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Young lady, Charlyne Smith set record as first black to bag Ph.D. in Nuclear Engineering in US Varsity 



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A brilliant 27-year-old black American lady, Charlyne Smith has set an astonishing record at the University of Florida, United State after she emerged as the first black student to bag a Ph.D. degree in Nuclear Engineering.

Charlyne Smith, who currently occupies the role of Senior Nuclear Energy Analyst on Nuclear Energy Innovation team at the Breakthrough Institute has described her achievement as a pathway that will open doors for blacks and the marginalized groups.


According to Smith, “It means more opportunity, more options and open doors, especially for the black community and marginalized groups to create and innovate in the nuclear energy space, to solve some of the world’s biggest challenges, and this includes climate change.”


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Charlyne Smith is originally from St. Catherine, Jamaica, North America, she relocated to United State in 2012 to pursue a career in science and technology.


When she arrived in United State, Charlyne Smith went ahead to study at the Coppin State University in Baltimore and in 2017, Smith graduated from the University with B.Sc. in chemistry and mathematics.

Charlyne Smith

According to the Smith, she discovered she was passionate about Nuclear Engineering after she had spoken with nuclear scientist Dr. Nickie Peters at a Copin State University (CSU) alumni events, adding that getting a degree in Nuclear Engineering could help bring immediate change to the countries that were in-need of it.


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She proceeded to study in University of Florida and finally becoming the first black woman/person-ever to bag a Ph.D. from the university.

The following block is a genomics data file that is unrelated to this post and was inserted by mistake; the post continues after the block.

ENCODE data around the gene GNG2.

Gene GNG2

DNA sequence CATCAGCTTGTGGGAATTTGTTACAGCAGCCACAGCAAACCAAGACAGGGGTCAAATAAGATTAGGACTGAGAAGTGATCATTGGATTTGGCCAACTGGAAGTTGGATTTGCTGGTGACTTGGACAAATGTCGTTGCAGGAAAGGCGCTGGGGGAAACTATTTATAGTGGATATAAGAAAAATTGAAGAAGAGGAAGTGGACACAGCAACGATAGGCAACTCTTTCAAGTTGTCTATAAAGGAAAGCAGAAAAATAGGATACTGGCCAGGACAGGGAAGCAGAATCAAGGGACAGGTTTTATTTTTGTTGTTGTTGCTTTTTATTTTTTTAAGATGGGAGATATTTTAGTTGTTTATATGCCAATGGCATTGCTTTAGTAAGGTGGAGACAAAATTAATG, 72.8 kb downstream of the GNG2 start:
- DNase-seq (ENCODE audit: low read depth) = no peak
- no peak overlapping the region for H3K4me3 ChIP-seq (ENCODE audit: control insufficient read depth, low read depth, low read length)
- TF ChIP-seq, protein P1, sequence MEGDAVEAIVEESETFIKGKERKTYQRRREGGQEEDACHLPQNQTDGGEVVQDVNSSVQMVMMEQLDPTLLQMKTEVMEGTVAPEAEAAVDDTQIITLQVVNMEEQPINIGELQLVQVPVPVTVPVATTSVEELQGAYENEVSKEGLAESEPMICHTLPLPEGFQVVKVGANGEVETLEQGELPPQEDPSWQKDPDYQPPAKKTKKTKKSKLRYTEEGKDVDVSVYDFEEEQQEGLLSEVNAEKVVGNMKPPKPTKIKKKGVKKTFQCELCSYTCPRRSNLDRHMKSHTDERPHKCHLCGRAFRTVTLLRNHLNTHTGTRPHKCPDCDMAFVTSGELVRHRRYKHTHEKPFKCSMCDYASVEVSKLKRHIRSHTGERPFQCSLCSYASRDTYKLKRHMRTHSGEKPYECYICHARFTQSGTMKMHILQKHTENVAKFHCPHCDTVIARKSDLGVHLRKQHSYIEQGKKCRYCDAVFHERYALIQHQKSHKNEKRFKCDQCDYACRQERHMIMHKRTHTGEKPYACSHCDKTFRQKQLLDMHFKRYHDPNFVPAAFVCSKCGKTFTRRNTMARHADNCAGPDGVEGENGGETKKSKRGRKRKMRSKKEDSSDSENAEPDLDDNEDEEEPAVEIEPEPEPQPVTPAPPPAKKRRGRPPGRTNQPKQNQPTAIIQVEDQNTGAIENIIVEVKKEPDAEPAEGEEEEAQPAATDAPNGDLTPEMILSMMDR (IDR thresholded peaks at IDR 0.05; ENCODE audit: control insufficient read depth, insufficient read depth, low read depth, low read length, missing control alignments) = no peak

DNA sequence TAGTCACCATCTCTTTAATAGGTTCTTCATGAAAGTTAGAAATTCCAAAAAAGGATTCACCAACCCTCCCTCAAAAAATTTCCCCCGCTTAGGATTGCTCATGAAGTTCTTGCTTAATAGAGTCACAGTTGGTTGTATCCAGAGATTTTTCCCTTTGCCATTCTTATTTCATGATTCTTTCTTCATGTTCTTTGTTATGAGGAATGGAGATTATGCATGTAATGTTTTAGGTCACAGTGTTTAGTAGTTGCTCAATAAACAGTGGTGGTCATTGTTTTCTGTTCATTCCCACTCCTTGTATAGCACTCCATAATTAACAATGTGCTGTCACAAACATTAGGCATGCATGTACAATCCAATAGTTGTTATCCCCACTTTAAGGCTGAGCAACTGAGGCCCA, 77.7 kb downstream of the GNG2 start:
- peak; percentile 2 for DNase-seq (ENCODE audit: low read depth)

Smith stated that she has plans to help displace fossil fuels energy sources in the Caribbean, and make sure that they’re replaced with clean energy sources like nuclear energy.

“My strategy is to begin with Jamaica; this is because it houses the only nuclear reactor in the Caribbean. Although it is a research reactor, it existence shows experience and technical competence in the nuclear engineering space” according to Charlyne Smith.


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Charlyne, is a co-founder of a non-profit organization called Empowering Garrison Girls (EGGs) whose vision is to fill the need for a global transformation and to drastically reduce gender inequalities by focusing on young ladies that are residing in Jamaican garrison communities.


In her words:

“Being exposed to a wide range of STEM discipline is fundamental to solving current and future world’s problem. My plan is to help diversify the engineering disciplines by first helping to develop a summer engineering pilot program that is meant for high school students in Jamaica.”


She added that, “The hope is that success of these sort of educational programs will help in creating a blueprint for designing STEM-based secondary institution.”

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